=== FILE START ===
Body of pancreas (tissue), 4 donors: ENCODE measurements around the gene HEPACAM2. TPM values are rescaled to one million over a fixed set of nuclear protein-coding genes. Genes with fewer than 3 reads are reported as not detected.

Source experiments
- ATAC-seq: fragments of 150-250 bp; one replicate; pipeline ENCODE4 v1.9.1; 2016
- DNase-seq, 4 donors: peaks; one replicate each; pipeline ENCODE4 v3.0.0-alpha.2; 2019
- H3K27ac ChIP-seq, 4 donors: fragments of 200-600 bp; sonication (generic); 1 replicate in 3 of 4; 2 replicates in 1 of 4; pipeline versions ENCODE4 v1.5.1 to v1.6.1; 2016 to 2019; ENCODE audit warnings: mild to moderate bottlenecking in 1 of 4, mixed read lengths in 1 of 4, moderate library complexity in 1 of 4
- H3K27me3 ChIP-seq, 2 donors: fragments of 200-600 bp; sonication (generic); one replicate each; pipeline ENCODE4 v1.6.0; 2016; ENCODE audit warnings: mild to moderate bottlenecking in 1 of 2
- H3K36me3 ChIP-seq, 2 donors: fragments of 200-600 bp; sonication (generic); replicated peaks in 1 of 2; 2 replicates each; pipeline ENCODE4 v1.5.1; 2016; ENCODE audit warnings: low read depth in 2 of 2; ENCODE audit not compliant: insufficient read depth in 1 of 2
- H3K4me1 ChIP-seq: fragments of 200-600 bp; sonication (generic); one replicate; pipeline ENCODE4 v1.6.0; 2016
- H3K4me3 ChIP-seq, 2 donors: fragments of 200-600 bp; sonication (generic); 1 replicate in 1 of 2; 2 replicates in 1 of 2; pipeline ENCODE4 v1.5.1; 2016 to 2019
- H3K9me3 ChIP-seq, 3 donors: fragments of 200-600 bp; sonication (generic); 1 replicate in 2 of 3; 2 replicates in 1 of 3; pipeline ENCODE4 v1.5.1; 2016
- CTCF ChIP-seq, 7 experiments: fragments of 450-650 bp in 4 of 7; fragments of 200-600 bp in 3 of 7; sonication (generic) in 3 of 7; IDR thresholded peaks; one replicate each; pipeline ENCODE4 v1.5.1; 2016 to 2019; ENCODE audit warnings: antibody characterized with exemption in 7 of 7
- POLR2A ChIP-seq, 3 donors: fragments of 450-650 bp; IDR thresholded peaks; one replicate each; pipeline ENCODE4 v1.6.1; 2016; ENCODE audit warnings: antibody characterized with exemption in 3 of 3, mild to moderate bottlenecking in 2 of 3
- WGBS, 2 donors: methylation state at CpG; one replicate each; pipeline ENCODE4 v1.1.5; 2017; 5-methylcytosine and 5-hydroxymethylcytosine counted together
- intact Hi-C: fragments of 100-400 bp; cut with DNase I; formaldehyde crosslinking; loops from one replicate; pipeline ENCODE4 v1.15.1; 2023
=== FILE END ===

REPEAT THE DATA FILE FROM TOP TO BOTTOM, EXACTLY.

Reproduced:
Body of pancreas (tissue), 4 donors: ENCODE measurements around the gene HEPACAM2. TPM values are rescaled to one million over a fixed set of nuclear protein-coding genes. Genes with fewer than 3 reads are reported as not detected.

Source experiments
- ATAC-seq: fragments of 150-250 bp; one replicate; pipeline ENCODE4 v1.9.1; 2016
- DNase-seq, 4 donors: peaks; one replicate each; pipeline ENCODE4 v3.0.0-alpha.2; 2019
- H3K27ac ChIP-seq, 4 donors: fragments of 200-600 bp; sonication (generic); 1 replicate in 3 of 4; 2 replicates in 1 of 4; pipeline versions ENCODE4 v1.5.1 to v1.6.1; 2016 to 2019; ENCODE audit warnings: mild to moderate bottlenecking in 1 of 4, mixed read lengths in 1 of 4, moderate library complexity in 1 of 4
- H3K27me3 ChIP-seq, 2 donors: fragments of 200-600 bp; sonication (generic); one replicate each; pipeline ENCODE4 v1.6.0; 2016; ENCODE audit warnings: mild to moderate bottlenecking in 1 of 2
- H3K36me3 ChIP-seq, 2 donors: fragments of 200-600 bp; sonication (generic); replicated peaks in 1 of 2; 2 replicates each; pipeline ENCODE4 v1.5.1; 2016; ENCODE audit warnings: low read depth in 2 of 2; ENCODE audit not compliant: insufficient read depth in 1 of 2
- H3K4me1 ChIP-seq: fragments of 200-600 bp; sonication (generic); one replicate; pipeline ENCODE4 v1.6.0; 2016
- H3K4me3 ChIP-seq, 2 donors: fragments of 200-600 bp; sonication (generic); 1 replicate in 1 of 2; 2 replicates in 1 of 2; pipeline ENCODE4 v1.5.1; 2016 to 2019
- H3K9me3 ChIP-seq, 3 donors: fragments of 200-600 bp; sonication (generic); 1 replicate in 2 of 3; 2 replicates in 1 of 3; pipeline ENCODE4 v1.5.1; 2016
- CTCF ChIP-seq, 7 experiments: fragments of 450-650 bp in 4 of 7; fragments of 200-600 bp in 3 of 7; sonication (generic) in 3 of 7; IDR thresholded peaks; one replicate each; pipeline ENCODE4 v1.5.1; 2016 to 2019; ENCODE audit warnings: antibody characterized with exemption in 7 of 7
- POLR2A ChIP-seq, 3 donors: fragments of 450-650 bp; IDR thresholded peaks; one replicate each; pipeline ENCODE4 v1.6.1; 2016; ENCODE audit warnings: antibody characterized with exemption in 3 of 3, mild to moderate bottlenecking in 2 of 3
- WGBS, 2 donors: methylation state at CpG; one replicate each; pipeline ENCODE4 v1.1.5; 2017; 5-methylcytosine and 5-hydroxymethylcytosine counted together
- intact Hi-C: fragments of 100-400 bp; cut with DNase I; formaldehyde crosslinking; loops from one replicate; pipeline ENCODE4 v1.15.1; 2023